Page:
The choice between CMM types involves tradeoffs between measurement volume needs, attainable accuracy, part sizes, multi-sensor options and budget. Identify capability targets for reliability, precision level and software functionality required before selecting systems tailored for your QA objectives.

Vision Measurement Systems

Vision measurement systems use imaging and software instead of physical probes to inspect workpieces. Their capabilities allow fast, non-contact measurement of lengths, radii, angles, position and external workpiece features.

Optical comparators compare a magnified workpiece image against CAD templates for identifying surface anomalies and defects quickly. Easy to operate on production floors, optical comparators serve as viable solutions for electronics, medical, and electronics component scanning for aberrations. 

Advanced automated vision systems with specialized lighting, high-resolution cameras, and featurized software enable collecting extensive visual datasets for sophisticated analysis, achieving exceptional accuracy rivaling physical probing methods. For thorough electronics and medical device inspection requiring non-contact precision at scale, these systems excel.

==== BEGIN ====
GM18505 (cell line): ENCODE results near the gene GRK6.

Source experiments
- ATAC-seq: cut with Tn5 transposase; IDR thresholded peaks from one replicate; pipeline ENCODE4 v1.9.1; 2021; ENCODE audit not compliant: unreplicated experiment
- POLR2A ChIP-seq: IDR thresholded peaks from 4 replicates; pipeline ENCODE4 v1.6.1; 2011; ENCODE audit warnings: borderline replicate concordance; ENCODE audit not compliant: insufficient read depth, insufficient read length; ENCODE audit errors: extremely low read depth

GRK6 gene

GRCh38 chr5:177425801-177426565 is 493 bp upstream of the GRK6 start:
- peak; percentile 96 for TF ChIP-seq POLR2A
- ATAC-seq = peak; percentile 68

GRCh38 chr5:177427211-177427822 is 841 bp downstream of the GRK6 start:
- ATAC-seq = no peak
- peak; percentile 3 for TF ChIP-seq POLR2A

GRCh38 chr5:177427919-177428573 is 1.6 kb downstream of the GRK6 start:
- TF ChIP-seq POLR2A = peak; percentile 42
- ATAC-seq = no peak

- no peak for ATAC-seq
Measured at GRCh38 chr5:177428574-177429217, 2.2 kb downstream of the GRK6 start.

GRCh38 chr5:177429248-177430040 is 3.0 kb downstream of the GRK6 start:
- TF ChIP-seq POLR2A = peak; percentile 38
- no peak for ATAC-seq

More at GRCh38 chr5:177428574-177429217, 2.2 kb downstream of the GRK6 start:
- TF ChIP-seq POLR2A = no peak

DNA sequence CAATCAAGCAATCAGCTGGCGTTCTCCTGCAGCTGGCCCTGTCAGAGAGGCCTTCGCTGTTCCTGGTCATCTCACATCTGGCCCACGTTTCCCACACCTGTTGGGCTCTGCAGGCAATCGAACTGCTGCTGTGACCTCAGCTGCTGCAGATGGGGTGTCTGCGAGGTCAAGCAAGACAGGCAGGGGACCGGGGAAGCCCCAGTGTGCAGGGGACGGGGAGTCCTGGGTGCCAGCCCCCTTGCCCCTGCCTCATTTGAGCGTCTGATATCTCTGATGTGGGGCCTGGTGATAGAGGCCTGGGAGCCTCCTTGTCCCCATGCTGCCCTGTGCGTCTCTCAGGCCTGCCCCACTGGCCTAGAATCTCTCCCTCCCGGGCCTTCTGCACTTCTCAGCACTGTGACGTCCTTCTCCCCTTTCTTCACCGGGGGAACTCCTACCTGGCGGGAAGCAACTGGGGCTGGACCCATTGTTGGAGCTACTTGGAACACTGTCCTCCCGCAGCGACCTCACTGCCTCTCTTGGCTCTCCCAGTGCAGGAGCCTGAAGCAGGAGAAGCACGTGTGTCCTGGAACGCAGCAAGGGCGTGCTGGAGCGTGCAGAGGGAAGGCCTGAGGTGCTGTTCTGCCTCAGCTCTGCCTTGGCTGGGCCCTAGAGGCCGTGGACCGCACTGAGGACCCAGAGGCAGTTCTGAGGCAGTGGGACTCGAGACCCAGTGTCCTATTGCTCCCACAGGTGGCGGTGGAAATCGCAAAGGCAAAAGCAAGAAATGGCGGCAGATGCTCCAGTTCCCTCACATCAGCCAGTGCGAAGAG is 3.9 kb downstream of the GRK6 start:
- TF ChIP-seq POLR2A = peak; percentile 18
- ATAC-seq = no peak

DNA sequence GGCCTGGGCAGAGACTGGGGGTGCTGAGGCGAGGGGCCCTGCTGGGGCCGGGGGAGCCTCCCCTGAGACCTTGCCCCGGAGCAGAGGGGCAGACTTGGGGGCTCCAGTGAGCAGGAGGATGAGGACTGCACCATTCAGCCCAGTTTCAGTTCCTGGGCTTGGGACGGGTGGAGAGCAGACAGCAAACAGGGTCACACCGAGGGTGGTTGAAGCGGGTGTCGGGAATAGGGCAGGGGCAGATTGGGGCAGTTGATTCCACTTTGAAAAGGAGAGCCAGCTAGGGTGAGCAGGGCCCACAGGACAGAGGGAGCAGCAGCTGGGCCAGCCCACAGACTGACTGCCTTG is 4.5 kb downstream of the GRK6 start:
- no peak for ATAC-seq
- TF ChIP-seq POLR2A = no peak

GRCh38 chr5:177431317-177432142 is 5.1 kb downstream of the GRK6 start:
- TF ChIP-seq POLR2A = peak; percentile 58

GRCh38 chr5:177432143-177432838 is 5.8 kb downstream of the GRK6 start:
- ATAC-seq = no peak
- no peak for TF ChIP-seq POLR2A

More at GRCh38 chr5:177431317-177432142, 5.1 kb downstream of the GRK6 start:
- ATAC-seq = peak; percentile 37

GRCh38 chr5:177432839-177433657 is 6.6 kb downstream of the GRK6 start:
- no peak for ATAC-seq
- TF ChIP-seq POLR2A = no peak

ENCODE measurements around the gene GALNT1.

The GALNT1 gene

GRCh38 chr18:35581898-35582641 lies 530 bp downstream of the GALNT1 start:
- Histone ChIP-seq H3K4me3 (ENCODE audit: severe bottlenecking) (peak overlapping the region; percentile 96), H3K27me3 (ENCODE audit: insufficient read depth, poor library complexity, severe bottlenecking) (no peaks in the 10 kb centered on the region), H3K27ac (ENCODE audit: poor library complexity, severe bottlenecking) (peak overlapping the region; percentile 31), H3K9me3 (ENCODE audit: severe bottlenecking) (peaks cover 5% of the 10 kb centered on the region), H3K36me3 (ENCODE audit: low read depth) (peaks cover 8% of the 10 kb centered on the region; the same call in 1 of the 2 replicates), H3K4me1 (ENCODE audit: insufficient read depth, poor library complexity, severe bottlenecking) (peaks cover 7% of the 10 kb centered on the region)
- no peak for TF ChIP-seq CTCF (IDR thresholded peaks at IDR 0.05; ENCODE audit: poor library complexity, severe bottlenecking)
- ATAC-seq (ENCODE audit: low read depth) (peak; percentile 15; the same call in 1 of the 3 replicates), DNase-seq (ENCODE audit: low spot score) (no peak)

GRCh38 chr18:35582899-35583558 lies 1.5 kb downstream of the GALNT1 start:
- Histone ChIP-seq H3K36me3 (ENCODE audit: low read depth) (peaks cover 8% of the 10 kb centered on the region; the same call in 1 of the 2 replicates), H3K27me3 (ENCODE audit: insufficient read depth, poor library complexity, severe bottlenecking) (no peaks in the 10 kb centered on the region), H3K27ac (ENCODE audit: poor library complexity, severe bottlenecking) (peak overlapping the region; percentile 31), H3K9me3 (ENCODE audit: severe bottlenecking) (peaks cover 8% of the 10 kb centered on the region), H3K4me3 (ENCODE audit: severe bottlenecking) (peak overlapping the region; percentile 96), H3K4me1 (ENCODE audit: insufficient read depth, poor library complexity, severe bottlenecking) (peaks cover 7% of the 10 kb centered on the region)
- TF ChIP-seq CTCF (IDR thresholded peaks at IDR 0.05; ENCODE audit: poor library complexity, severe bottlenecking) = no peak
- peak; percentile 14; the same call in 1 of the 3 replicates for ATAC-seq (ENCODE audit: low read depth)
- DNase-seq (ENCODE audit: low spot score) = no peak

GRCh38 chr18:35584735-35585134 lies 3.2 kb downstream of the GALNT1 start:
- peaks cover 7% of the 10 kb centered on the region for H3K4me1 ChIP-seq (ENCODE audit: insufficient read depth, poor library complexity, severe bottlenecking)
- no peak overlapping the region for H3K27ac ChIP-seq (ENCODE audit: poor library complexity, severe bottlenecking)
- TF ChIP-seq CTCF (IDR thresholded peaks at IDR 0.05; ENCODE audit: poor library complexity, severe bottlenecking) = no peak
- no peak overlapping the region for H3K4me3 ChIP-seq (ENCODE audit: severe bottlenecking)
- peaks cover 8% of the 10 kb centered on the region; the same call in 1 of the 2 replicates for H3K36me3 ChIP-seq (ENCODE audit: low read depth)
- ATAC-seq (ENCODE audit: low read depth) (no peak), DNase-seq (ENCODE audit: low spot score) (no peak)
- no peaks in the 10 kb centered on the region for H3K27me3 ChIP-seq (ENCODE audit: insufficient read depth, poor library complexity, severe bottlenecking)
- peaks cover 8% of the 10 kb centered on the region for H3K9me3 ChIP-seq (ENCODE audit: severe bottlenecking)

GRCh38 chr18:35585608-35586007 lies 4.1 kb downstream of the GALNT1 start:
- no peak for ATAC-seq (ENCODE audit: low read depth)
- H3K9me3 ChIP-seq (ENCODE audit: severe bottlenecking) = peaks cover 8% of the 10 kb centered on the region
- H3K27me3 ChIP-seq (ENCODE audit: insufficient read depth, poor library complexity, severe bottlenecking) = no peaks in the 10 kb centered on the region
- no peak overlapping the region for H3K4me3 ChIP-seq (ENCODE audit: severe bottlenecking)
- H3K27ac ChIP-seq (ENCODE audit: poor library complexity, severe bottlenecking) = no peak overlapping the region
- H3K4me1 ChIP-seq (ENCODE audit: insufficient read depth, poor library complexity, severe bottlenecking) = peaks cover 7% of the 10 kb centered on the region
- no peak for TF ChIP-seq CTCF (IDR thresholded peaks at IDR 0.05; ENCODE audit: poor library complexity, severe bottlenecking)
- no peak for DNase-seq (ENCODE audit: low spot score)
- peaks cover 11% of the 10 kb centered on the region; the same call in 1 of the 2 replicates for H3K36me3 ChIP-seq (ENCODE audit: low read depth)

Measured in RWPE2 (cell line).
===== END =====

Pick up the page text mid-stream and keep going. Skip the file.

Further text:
Laser Radar Metrology Systems

Laser radar systems, also referred to as LIDAR scanners, function by projecting laser beams onto work surfaces to determine distance and angle measurements with high accuracy. These noncontact scanners can access confined spaces while achieving precision capabilities.

Laser metrology scanners are available in various formats like line scanners containing rotating mirrors to sweep across areas for 3D mapping. Laser trackers dynamically follow target positions across large work zones. Laser radars mounted on robotic arms accurately reposition beams on-demand over changing measurement areas.

For industrial manufacturers seeking efficient means for alignment, verification, or calibration of large equipment and work cells, laser radar delivers flexible and transportable precision scanning solutions. Their noncontact nature also prevents damage to sensitive machine components while carrying out in-process diagnostic checks in semiconductors or electronics manufacturing lines.

Form and Surface Metrology

Surface finish and form deviation instruments allow granular evaluation of intricate textures, flatness, roundness and other critical parameters per established industry norms vital for product performance.